Scientific article
Open access

Graffiti in Palestinian Refugee Camps: from palimpsest walls to public space

ContributorsLehec, Clémence
Publication date2017

Walls and graffiti in Palestine's refugee camps tell a border story. As people in camps continue to consider themselves refugees from the 1948 Nakba, and as long as their freedom of movement is either denied or at the least controlled by Israel, the border is embodied by each inhabitant of the camp, who is transborderized (Iglesias-Prieto, 2012). The graffiti movement was born in the camps as part of the resistance during the first Intifada, both as a means of expression for the community, and as a way to build the community through public space. This paper aims to explore the relationship between the particular urban structure of a refugee camp (focusing on Dheisheh and Aïda in Bethlehem) and graffiti. Through an examination of visual elements on the walls of refugee camps today, I propose an understanding of the relationship to public space as one where politics is at play, outside of any institutional structures.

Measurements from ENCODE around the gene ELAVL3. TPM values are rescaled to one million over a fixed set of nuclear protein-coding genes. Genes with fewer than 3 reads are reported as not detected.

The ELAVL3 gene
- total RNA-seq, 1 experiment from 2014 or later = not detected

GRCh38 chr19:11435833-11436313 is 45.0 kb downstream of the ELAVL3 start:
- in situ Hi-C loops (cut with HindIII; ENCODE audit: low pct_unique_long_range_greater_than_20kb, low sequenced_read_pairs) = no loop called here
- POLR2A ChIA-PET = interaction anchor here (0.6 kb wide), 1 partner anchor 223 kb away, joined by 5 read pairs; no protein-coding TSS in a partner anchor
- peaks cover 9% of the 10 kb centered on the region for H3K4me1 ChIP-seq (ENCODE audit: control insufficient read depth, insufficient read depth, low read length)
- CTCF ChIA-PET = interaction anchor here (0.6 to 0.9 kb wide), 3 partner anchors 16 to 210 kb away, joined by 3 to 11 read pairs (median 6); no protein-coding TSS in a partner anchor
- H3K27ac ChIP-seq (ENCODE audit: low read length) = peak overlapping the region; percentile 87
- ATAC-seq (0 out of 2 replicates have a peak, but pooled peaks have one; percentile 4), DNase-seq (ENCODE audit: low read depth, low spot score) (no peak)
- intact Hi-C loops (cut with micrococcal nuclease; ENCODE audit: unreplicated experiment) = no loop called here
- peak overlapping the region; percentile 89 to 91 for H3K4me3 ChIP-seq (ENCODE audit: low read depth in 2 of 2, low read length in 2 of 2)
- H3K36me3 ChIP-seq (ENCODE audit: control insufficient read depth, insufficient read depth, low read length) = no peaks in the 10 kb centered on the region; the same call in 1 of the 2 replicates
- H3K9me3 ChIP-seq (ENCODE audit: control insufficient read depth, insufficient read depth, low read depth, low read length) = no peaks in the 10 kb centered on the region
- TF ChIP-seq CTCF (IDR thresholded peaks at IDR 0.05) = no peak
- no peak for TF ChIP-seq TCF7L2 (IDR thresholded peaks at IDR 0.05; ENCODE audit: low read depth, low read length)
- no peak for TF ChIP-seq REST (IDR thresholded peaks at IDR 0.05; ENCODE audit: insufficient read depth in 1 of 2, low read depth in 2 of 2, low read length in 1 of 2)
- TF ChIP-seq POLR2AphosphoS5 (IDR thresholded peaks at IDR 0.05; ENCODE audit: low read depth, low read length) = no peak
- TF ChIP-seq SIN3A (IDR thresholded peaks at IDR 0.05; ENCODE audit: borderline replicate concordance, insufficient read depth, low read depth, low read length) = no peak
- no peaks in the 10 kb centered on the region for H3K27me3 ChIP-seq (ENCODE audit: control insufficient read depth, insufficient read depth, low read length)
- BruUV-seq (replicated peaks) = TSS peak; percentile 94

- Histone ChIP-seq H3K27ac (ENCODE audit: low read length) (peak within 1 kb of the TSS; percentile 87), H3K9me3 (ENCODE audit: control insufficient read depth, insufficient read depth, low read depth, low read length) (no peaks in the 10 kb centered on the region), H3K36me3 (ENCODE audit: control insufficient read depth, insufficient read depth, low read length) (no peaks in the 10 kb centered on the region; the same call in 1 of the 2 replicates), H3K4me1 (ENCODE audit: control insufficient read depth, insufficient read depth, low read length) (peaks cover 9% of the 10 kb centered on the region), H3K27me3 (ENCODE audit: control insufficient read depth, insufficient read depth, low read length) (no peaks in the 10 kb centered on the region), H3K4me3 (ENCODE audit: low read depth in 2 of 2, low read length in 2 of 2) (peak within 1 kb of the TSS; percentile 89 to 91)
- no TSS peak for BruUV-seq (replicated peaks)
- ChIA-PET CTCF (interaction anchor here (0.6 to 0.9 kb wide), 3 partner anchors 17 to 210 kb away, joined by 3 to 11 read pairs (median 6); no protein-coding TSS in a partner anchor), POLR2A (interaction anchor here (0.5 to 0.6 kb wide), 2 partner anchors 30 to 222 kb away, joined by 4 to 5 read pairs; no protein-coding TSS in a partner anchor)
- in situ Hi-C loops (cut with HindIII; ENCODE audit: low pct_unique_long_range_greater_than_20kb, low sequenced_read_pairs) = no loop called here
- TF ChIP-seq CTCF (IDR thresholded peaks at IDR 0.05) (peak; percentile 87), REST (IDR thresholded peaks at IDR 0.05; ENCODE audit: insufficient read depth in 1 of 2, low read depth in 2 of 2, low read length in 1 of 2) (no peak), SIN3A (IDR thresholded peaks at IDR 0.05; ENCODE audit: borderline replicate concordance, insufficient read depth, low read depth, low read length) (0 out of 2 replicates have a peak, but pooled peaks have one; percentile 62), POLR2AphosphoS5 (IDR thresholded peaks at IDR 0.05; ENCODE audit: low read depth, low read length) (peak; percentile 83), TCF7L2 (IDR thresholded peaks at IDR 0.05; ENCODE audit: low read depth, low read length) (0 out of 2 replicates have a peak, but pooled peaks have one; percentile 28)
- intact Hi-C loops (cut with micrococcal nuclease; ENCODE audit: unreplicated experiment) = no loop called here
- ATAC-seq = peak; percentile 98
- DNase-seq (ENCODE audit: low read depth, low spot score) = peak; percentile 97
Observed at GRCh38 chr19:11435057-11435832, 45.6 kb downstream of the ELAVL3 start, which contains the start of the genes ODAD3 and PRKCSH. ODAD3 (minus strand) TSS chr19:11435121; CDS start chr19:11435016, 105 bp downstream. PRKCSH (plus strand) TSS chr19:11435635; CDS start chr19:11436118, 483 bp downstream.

• Graffiti
  • Refugee camps
  • Public space
  • Borders
  • Commons
Research group
Citation (ISO format)
LEHEC, Clémence. Graffiti in Palestinian Refugee Camps: from palimpsest walls to public space. In: Articulo - Journal of Urban Research, 2017, vol. 15. doi: 10.4000/articulo.3399
Main files (1)
Article (Published version)
ISSN of the journal1661-4941

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